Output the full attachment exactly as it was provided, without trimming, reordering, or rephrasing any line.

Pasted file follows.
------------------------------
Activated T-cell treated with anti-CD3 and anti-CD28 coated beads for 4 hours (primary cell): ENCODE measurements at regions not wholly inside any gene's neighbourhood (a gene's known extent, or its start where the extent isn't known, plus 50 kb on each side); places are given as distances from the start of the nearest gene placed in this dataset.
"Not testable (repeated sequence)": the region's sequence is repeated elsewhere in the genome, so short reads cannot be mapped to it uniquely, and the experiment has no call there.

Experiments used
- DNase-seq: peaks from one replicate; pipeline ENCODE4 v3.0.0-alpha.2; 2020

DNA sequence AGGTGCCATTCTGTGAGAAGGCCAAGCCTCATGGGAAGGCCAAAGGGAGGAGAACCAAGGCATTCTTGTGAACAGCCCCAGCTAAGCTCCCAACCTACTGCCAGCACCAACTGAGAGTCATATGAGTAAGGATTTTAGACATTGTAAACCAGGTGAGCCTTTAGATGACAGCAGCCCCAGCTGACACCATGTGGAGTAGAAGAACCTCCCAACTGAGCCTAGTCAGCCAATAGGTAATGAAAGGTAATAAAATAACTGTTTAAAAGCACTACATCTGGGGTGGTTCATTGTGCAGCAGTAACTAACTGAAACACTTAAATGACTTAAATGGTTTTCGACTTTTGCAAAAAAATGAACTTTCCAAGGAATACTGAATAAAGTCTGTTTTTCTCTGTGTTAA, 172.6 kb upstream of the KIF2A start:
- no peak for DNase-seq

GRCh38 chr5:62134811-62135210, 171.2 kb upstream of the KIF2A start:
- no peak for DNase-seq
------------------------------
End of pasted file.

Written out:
Activated T-cell treated with anti-CD3 and anti-CD28 coated beads for 4 hours (primary cell): ENCODE measurements at regions not wholly inside any gene's neighbourhood (a gene's known extent, or its start where the extent isn't known, plus 50 kb on each side); places are given as distances from the start of the nearest gene placed in this dataset.
"Not testable (repeated sequence)": the region's sequence is repeated elsewhere in the genome, so short reads cannot be mapped to it uniquely, and the experiment has no call there.

Experiments used
- DNase-seq: peaks from one replicate; pipeline ENCODE4 v3.0.0-alpha.2; 2020

DNA sequence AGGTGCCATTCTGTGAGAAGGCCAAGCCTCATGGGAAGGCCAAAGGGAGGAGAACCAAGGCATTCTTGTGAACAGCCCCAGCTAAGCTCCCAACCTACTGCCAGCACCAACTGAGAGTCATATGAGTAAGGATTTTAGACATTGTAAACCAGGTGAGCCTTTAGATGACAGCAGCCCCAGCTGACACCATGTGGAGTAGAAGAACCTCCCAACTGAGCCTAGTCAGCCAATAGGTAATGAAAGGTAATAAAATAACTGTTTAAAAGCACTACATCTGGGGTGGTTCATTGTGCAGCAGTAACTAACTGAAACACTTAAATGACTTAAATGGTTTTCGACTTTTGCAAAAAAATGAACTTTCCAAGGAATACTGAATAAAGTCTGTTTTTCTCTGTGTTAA, 172.6 kb upstream of the KIF2A start:
- no peak for DNase-seq

GRCh38 chr5:62134811-62135210, 171.2 kb upstream of the KIF2A start:
- no peak for DNase-seq